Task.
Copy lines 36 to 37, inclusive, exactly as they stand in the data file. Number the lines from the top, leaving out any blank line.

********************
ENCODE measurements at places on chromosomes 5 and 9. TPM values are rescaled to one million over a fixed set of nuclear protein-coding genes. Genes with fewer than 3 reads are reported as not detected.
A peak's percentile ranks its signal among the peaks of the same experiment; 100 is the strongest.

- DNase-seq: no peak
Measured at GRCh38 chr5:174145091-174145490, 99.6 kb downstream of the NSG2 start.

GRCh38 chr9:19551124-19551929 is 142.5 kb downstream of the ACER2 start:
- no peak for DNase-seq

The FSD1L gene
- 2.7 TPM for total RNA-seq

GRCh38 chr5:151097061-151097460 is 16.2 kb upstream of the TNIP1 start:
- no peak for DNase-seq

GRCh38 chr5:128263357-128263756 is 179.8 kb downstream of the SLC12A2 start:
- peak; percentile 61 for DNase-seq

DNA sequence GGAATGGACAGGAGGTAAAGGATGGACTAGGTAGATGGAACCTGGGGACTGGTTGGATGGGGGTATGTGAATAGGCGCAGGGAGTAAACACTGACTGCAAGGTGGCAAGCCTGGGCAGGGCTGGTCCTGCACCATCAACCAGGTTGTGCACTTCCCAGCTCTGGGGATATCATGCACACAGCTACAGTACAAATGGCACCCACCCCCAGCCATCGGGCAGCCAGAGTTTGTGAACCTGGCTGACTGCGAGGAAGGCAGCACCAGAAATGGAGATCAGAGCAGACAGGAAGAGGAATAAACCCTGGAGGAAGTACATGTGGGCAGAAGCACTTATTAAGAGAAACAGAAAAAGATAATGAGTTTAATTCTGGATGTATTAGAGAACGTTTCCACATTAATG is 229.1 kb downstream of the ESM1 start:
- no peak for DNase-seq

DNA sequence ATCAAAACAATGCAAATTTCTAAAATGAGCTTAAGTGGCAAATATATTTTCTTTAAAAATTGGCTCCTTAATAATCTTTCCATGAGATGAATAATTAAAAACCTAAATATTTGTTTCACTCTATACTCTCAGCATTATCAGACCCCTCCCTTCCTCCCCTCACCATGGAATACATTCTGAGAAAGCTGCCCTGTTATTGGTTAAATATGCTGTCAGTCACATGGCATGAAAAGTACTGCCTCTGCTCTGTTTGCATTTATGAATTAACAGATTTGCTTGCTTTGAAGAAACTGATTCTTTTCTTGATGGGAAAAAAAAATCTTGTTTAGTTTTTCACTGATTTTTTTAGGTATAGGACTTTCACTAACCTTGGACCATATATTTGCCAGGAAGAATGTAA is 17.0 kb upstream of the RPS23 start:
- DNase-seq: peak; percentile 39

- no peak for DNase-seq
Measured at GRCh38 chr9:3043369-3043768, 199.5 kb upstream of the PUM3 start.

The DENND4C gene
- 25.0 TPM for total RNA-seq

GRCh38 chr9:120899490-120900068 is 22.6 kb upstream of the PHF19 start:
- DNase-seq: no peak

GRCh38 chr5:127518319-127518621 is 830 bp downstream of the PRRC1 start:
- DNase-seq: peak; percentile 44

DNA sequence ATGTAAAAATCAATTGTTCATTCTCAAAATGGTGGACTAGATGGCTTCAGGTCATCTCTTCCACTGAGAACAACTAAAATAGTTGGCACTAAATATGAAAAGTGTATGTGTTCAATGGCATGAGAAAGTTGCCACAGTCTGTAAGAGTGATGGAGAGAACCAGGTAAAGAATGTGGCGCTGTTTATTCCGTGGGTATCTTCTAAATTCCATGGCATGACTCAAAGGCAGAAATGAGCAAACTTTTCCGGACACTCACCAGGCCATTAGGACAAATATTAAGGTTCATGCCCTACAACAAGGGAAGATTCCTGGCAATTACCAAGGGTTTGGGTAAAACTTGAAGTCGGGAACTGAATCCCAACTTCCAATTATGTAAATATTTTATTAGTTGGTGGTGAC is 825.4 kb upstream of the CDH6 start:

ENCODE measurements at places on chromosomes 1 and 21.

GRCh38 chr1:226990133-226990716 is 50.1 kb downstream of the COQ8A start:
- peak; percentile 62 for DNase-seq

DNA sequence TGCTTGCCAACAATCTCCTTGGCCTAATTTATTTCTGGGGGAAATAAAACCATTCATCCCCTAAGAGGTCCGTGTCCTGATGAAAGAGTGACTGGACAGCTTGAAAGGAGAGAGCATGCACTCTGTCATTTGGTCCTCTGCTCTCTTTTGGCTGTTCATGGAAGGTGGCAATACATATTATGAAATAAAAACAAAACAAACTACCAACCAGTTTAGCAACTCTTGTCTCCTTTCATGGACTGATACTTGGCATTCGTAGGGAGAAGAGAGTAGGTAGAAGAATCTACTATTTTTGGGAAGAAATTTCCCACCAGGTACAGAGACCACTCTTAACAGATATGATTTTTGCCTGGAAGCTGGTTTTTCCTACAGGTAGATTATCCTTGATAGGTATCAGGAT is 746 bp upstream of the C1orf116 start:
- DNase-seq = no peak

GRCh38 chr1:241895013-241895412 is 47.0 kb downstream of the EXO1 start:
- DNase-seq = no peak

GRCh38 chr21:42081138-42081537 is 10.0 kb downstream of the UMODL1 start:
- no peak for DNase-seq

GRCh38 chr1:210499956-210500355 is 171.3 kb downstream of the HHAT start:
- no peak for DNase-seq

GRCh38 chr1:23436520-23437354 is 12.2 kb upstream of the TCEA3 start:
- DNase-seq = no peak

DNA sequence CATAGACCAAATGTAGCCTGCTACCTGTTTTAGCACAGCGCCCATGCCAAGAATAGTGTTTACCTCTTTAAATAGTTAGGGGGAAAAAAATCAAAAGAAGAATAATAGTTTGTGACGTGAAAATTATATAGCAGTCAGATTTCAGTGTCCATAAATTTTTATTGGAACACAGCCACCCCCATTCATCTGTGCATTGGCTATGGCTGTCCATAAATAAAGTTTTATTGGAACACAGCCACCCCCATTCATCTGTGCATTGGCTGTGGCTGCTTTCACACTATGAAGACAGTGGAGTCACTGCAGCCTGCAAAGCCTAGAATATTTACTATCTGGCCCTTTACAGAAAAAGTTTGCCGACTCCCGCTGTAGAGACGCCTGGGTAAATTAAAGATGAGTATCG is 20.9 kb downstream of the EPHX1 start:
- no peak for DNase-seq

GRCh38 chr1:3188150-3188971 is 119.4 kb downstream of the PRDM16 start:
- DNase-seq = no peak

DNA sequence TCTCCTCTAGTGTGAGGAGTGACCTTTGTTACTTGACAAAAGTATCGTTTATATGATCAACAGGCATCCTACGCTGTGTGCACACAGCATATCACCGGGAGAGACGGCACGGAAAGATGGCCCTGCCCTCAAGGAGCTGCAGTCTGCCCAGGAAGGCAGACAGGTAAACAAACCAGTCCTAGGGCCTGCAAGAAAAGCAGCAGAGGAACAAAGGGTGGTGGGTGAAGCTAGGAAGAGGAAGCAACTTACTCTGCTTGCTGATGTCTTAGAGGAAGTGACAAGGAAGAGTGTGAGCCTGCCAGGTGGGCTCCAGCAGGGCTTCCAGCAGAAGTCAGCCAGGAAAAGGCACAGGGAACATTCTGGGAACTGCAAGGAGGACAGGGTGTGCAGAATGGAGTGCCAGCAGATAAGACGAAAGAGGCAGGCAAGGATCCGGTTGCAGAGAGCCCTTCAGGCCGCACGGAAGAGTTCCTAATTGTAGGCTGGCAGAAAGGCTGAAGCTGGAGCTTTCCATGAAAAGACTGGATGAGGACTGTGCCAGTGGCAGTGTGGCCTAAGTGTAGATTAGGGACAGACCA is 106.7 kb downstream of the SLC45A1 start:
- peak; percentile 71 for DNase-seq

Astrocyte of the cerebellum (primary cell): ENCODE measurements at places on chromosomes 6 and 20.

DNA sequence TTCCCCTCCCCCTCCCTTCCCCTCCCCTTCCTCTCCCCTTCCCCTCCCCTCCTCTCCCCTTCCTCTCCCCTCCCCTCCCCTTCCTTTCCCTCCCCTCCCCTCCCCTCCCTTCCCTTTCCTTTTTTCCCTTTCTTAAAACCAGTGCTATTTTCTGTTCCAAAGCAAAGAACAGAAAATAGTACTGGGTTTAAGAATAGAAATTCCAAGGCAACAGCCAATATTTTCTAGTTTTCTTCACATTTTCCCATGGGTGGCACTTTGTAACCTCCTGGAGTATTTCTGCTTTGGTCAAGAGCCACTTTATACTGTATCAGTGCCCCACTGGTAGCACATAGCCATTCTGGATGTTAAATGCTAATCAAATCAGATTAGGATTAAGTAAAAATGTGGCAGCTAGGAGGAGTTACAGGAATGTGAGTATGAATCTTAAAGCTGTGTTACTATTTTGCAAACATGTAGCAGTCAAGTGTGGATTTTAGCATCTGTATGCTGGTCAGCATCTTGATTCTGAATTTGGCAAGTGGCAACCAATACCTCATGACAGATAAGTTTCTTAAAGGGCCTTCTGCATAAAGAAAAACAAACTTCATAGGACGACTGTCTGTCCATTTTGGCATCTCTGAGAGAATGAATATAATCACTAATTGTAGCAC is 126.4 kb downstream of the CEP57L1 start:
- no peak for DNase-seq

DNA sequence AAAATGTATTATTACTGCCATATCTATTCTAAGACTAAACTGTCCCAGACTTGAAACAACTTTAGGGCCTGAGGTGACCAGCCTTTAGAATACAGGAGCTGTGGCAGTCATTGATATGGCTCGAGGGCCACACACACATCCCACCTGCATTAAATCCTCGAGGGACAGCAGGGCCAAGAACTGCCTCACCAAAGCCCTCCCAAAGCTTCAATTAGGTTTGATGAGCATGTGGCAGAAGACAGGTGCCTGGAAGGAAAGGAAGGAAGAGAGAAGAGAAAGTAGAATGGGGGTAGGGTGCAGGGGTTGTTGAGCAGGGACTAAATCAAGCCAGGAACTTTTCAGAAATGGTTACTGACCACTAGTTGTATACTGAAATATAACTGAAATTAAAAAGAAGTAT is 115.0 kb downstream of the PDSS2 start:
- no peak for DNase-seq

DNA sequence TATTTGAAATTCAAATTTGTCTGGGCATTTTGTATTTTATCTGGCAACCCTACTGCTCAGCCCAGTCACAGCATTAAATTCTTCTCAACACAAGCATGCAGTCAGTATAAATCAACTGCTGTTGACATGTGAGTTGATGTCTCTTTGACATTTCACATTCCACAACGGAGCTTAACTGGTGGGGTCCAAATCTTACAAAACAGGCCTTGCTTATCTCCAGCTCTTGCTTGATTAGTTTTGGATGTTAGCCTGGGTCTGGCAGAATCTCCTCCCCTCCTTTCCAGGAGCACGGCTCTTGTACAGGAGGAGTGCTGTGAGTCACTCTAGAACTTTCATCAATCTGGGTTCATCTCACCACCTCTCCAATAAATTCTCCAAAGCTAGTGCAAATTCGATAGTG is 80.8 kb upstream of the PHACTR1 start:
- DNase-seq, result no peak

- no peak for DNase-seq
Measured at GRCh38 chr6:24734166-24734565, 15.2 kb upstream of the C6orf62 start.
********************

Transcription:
- no peak for DNase-seq

GRCh38 chr1:23436520-23437354 is 12.2 kb upstream of the TCEA3 start: